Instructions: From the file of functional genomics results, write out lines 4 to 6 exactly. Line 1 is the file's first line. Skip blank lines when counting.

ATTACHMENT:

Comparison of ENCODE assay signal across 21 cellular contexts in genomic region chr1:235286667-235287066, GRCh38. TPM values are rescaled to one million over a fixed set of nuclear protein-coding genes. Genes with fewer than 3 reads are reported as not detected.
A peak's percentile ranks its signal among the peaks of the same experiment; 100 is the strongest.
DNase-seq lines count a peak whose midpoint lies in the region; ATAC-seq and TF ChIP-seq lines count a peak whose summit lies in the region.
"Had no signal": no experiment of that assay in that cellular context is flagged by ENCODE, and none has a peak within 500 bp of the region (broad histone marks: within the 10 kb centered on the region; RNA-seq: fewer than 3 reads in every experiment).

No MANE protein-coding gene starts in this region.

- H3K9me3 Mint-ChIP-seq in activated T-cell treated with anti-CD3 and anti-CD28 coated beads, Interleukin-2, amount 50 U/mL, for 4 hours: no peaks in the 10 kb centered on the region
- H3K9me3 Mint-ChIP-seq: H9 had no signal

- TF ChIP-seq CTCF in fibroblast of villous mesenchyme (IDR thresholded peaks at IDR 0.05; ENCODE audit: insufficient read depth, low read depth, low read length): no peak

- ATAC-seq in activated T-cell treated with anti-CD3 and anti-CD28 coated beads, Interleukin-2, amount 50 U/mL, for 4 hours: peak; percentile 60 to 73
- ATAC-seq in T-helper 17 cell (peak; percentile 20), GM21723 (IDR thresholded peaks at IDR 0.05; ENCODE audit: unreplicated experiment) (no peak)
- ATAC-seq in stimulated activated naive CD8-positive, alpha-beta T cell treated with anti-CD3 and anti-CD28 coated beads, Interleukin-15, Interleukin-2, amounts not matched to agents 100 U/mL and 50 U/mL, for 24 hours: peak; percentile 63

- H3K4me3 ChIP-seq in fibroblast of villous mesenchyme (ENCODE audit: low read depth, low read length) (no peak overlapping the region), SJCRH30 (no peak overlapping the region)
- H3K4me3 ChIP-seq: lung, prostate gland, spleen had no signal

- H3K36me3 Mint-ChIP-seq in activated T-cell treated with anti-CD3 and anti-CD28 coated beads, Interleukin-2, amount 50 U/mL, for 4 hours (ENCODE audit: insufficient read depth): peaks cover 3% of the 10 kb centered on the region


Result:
"Had no signal": no experiment of that assay in that cellular context is flagged by ENCODE, and none has a peak within 500 bp of the region (broad histone marks: within the 10 kb centered on the region; RNA-seq: fewer than 3 reads in every experiment).

No MANE protein-coding gene starts in this region.

- H3K9me3 Mint-ChIP-seq in activated T-cell treated with anti-CD3 and anti-CD28 coated beads, Interleukin-2, amount 50 U/mL, for 4 hours: no peaks in the 10 kb centered on the region